Three Poems


Photo: Andrés Sanz, Unsplash.

The Ghosts in My Room

The ghosts in my room sit on the dresser,
crouch in my nightstand,
kneel at my bedside begging to be heard –
the story of the first kiss or the last,
the journey of the first crossing
and the digging of the grave.
I tell them every night I’m full up on grief,
that it stiffens my pillow, drools out of me
when I dream of chasing them away,
past the hallway, the front door,
into the low tree in the backyard.
The ghosts in my room look like me
when I was young—their knobby elbows and knees
knock about like dice in a cup—
inelegant and unwise. The ghosts in my room
sometimes grow silent as if in prayer
for the resting souls of whom else I’ve killed,
as if the stillness of the curtains
and the uncertain light sifting through them
has finally lulled them to sleep, lidless and mute.



There's a poem I want to write
about the home in which I was born
back in Mexico, the bed I held
beneath me with faint smells
of birth blood.

The turtles eyeing the light
of the sun overwhelming the cactus,
the goats tethered to trees,
my weathered feet chasing lizards.

But the stories of people still living
have come to me: men with guns
roam the roads, the train tracks,
their morning roar. They brandish and stare.

Arms hurry children indoors,
As they move through
and I imagine come upon
that space I kept, the one
my mother swept and mended,
turning her back to the road
like taking a breath,

the one my father whistled
into joy every time he returned
from tilling the fields.
Everything still dusty. Still frail.

And they keep walking, these men,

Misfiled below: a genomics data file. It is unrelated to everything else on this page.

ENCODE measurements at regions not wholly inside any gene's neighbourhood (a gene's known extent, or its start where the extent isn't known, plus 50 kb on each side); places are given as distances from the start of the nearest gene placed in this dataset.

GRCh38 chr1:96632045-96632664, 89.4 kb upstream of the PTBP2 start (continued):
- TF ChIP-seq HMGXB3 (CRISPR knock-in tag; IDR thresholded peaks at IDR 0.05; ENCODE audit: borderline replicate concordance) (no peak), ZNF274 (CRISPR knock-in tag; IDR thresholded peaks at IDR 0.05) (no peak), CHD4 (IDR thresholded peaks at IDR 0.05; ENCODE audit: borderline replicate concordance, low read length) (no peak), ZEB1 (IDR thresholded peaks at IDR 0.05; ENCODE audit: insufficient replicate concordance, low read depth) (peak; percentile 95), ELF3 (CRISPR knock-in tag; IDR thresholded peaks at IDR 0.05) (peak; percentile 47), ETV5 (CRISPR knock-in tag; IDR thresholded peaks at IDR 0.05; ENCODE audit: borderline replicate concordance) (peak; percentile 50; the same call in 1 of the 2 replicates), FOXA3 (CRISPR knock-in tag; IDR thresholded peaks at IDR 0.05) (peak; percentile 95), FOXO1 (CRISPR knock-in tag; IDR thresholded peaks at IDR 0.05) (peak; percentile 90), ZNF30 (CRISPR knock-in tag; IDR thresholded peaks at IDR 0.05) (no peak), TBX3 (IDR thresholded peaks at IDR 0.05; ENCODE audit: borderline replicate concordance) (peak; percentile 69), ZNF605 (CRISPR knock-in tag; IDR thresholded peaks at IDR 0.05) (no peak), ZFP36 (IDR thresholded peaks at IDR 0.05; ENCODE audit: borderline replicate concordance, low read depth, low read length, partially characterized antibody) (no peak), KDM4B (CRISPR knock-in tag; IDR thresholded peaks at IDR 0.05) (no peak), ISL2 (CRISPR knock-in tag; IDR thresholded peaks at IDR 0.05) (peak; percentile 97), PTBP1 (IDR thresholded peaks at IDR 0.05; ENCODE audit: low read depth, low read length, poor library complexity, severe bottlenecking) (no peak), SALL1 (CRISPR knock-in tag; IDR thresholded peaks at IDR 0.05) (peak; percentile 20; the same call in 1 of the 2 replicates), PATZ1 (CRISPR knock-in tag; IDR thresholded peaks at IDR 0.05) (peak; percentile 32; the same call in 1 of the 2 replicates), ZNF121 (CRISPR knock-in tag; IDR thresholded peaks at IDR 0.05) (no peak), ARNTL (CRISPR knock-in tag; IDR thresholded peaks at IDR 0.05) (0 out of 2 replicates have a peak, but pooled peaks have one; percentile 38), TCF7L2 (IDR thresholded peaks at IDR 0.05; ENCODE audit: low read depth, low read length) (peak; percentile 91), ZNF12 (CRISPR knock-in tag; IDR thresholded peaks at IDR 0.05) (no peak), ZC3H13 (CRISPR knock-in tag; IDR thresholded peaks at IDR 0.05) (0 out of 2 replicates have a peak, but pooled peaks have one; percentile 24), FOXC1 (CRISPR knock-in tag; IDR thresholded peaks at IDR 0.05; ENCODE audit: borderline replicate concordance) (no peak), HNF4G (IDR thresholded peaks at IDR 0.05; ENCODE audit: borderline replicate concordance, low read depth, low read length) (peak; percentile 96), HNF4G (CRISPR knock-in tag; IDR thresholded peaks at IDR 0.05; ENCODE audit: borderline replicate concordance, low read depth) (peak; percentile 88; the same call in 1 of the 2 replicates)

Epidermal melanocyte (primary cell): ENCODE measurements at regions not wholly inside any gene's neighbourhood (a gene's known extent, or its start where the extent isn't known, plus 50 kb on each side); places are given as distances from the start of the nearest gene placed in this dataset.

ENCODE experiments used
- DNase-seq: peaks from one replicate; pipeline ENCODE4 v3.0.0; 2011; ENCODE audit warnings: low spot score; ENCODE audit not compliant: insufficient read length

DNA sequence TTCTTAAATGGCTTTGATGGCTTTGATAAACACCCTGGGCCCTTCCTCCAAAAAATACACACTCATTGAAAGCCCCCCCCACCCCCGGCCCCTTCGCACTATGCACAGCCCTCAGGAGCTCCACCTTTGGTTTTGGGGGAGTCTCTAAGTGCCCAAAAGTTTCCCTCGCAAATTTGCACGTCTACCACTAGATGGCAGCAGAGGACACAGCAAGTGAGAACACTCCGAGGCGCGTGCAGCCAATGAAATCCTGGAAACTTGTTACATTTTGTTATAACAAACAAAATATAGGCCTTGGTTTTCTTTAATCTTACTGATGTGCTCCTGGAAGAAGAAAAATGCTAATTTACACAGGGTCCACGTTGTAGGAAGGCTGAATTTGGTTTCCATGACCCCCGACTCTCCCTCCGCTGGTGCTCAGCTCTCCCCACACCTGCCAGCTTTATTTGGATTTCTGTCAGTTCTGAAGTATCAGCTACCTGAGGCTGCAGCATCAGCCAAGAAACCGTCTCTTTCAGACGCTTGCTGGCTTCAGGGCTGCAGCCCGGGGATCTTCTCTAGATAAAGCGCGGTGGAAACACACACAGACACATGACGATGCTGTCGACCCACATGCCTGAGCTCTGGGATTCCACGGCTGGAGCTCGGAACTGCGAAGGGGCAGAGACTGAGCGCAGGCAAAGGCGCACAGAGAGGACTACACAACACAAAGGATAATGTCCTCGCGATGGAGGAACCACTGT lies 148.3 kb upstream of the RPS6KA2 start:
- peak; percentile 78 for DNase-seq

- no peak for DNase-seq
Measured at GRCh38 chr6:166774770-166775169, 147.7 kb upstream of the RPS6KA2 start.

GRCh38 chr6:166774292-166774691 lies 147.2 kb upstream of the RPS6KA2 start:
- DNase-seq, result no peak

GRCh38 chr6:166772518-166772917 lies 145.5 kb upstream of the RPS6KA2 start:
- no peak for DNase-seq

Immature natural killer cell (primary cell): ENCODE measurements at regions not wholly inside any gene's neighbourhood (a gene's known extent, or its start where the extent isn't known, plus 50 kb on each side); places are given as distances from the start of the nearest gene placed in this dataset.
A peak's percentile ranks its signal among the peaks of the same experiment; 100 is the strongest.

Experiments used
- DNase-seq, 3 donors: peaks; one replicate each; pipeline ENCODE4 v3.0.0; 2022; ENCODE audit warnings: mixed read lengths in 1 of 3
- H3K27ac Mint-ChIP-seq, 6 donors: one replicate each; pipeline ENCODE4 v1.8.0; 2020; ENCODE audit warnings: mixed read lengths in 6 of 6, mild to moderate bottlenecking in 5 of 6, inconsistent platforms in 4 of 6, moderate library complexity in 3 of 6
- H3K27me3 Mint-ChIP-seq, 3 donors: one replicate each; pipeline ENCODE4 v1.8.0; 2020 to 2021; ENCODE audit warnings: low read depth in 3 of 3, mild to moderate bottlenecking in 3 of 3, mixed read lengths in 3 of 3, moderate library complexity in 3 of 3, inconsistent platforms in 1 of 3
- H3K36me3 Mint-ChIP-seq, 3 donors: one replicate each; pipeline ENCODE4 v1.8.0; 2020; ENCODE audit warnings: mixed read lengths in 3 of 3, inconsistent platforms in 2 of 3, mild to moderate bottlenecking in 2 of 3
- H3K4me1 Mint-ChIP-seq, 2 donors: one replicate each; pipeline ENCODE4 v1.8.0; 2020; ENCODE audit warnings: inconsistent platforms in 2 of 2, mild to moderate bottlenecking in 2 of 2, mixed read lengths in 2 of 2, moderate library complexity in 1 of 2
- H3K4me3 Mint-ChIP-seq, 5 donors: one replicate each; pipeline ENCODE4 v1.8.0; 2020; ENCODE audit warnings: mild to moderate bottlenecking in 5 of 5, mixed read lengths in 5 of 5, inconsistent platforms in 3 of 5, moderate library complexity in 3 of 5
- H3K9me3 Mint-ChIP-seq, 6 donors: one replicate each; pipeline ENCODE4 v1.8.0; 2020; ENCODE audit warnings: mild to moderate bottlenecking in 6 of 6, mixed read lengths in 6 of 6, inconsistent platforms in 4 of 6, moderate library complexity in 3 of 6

to the next house to guard
something they sell, a cocktail
that makes people dream awake
            so they no longer crave.

They never sleep, these men.
And nothing smells the same anymore.


Day’s End

When I turn off the lights,
I see the day’s roads and their dead animals—
the possum in the neighborhood,
the mass of innards on the highway—
and mourn the life interrupted this way,
by an indifferent machine adorned with lamps
that don’t illuminate but blind.

When I turn off the lights, I curse
the cars of this world, the bosses
with their schedules calibrated for greatest efficiency
and the loans that weigh the foot over the pedal
to get there now. Animals searching for sustenance
or company abstracted into nuisance.

When I turn off the lights,
I imagine I am in outer space,
floating weightless and wantless,
free of the scream of metal against flesh
that you tell me is just life.


LALT Number 9
Number 9

Latin American Literature Today begins its third year of publication with an issue that takes in Venezuelan poetry, the writing of indigenous women, and the strange worlds of fiction. We open the journal's second volume with a dossier dedicated to Samanta Schweblin, an Argentine writer whose work tests the limits between the fantastic and the real, and then we shift to the poetry of Venezuelan poet Rafael Cadenas, winner of the 2018 Premio Reina Sofía de Poesía Iberoamericana. We also pause over Mapuche poetry, with a special selection of four young women poets who write in Mapuzungun and in Spanish, and we also stay up to date with the present debates surrounding one of the central figures of twentieth-century Latin American literature, Pablo Neruda, with an exclusive interview of his biographer Mark Eisner.

Table of Contents

Editor's Note

Featured Author: Samanta Schweblin

Dossier: Chicanx Literature

Indigenous Literature






Translation Previews and New Releases

Nota Bene